Spitting Image (Domark) Review | Computer & Video Games - Everygamegoing


Spitting Image
By Domark
Spectrum 48K

Published in Computer & Video Games #88

Spitting Image

According to the prophecies of Spitting Image, there will be an apocalyptic war within the next seven years. And from the ashes of the world will rise one leader who will reign supreme.

At the start of a game, charicatures of six leaders are displayed - Gorbachev, Thatcher, the Pope, Ronald Reagan, the Ayatollah and President Botha - one of which the player chooses to be. Next comes an even bigger choice - who to fight. Yes - fight! In this wild and wacky Spitting Image world, the leaders battle for the number one position by means of a one-on-one punch-up!

This summit skirmish takes place over a suitable backdrop - if Thatcher is the opponent, number ten is in evidence behind the pugilists, while a rest home for Ayatollahs is the setting for the punch-up with... well, I'm sure you can guess.

The fighter face one another in traditional beat-'em-up style, and the objective is simply to defeat the opponent three times in five rounds. Both combatants are capable of head, body and feet hits, and also have a special move - Botha, for example, drops his pants and urinates on his opponent, while Gorbachev does a deadly Kossack kick. Each successful hit knocks a chunk off the fighter's energy bar, and if it drops to zero the bout is lost.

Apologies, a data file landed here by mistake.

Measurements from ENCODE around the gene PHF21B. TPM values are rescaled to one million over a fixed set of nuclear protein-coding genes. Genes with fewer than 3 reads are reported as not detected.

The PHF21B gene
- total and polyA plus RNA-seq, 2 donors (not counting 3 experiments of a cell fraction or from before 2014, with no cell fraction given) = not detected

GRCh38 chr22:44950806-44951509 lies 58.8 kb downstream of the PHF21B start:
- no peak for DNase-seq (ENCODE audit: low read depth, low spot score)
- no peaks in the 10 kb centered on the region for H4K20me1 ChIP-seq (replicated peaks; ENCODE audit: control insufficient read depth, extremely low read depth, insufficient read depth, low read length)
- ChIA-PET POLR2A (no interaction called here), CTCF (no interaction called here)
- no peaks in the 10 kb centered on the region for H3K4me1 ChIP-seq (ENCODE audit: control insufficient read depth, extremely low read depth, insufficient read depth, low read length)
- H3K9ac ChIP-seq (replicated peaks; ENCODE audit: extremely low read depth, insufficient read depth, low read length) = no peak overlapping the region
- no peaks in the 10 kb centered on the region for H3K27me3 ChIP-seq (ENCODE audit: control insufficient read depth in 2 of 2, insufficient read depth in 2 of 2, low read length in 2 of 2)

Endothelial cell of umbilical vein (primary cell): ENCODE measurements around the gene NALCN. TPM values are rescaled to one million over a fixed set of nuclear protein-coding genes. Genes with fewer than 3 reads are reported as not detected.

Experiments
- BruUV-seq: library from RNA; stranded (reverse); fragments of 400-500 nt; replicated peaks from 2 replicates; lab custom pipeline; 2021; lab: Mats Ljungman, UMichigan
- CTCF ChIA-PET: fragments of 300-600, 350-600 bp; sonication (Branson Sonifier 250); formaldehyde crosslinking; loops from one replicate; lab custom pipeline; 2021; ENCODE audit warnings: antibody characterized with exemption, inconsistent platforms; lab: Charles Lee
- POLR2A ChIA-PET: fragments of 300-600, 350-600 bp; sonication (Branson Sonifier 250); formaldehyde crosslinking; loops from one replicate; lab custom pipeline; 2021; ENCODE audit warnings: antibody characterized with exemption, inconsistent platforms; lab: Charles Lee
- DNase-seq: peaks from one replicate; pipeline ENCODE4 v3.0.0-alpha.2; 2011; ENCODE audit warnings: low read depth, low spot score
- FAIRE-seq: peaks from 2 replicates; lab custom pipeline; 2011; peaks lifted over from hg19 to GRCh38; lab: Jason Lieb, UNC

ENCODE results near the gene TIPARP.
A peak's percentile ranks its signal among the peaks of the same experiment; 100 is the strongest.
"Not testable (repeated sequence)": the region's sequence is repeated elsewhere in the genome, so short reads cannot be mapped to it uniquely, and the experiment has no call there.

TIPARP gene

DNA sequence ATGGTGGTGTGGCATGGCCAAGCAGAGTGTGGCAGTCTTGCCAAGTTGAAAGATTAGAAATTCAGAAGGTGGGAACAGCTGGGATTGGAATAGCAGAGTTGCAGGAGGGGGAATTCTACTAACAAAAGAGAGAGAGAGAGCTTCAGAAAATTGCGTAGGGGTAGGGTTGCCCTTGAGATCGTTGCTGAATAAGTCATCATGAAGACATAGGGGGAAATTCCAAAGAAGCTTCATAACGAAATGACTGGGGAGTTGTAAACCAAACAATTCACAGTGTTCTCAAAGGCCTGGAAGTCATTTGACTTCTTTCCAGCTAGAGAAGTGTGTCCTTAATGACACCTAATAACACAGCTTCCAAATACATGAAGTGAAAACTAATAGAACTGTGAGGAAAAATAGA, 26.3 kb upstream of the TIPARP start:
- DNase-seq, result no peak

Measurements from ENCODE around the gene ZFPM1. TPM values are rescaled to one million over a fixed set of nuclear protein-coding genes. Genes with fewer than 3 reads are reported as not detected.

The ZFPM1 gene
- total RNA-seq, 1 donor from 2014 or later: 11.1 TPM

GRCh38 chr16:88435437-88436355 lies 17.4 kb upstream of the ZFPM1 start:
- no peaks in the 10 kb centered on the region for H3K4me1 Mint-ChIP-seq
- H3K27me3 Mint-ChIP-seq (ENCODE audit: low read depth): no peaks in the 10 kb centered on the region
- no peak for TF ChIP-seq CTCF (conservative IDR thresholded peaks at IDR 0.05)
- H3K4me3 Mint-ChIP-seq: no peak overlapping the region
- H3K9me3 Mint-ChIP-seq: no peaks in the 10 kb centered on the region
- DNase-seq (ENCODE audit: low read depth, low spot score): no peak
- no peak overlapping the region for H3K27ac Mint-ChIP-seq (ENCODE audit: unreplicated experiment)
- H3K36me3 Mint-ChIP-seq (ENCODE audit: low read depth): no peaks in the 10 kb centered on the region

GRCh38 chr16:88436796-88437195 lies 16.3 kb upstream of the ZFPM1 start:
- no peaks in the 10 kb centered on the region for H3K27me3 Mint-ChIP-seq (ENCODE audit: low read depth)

If the player wins, the title screen returns minus the defeated character, and another one is chosen. This continues until all headers are defeated, whereupon the player is shown an end sequence pertaining to that character, or the player loses a bout, which results in the termination of the game.

Much as I enjoyed playing Spitting Image, I was left with the distinct impression that there simply isn't enough game for your money. The graphics are utterly superb, with excellent animation and some hilarious touches (although I did stop and wonder what they'll look like on the 8-bit machines), but at the end of the day what you've got is a *very* simple beat-'em-up. That bugbear of many beat-'em-ups is in evidence - the one-move trick; in this case you just manoeuvre the opponent into the corner and let rip with a series of head punches to beat him with ease.

It's a shame there isn't just a little more in it, because the brilliant humour and many neat touches are wasted on the very weak gameplay.